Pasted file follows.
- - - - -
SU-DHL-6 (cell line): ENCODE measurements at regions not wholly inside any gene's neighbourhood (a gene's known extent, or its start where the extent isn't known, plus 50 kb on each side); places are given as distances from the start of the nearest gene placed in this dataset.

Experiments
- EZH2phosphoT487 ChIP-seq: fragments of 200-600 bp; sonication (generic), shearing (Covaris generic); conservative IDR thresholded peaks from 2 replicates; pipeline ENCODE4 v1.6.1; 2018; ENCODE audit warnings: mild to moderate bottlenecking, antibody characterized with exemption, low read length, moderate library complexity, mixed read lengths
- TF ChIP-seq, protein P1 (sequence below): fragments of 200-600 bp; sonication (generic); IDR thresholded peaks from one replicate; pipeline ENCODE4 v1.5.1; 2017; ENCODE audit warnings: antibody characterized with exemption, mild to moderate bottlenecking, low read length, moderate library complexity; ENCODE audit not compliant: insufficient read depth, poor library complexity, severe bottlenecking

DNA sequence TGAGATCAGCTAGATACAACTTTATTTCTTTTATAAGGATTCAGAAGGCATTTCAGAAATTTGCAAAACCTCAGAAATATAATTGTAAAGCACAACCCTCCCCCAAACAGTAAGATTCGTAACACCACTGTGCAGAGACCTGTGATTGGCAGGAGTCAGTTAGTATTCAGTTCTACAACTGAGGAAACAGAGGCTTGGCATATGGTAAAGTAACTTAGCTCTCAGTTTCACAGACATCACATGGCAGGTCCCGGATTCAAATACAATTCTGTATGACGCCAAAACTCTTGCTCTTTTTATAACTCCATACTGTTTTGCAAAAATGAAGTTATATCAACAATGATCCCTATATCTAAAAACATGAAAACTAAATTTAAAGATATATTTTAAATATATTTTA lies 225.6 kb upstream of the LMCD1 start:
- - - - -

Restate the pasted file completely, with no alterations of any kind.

SU-DHL-6 (cell line): ENCODE measurements at regions not wholly inside any gene's neighbourhood (a gene's known extent, or its start where the extent isn't known, plus 50 kb on each side); places are given as distances from the start of the nearest gene placed in this dataset.

Experiments
- EZH2phosphoT487 ChIP-seq: fragments of 200-600 bp; sonication (generic), shearing (Covaris generic); conservative IDR thresholded peaks from 2 replicates; pipeline ENCODE4 v1.6.1; 2018; ENCODE audit warnings: mild to moderate bottlenecking, antibody characterized with exemption, low read length, moderate library complexity, mixed read lengths
- TF ChIP-seq, protein P1 (sequence below): fragments of 200-600 bp; sonication (generic); IDR thresholded peaks from one replicate; pipeline ENCODE4 v1.5.1; 2017; ENCODE audit warnings: antibody characterized with exemption, mild to moderate bottlenecking, low read length, moderate library complexity; ENCODE audit not compliant: insufficient read depth, poor library complexity, severe bottlenecking

DNA sequence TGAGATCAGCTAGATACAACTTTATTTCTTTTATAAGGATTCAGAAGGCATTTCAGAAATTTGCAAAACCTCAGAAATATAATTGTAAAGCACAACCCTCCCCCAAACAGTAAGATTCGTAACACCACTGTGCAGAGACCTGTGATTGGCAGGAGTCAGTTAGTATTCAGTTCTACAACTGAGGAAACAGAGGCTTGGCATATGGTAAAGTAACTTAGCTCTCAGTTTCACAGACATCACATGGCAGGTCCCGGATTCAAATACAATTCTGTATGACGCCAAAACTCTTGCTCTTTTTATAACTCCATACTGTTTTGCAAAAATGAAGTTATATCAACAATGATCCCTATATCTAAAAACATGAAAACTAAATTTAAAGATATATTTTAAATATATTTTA lies 225.6 kb upstream of the LMCD1 start: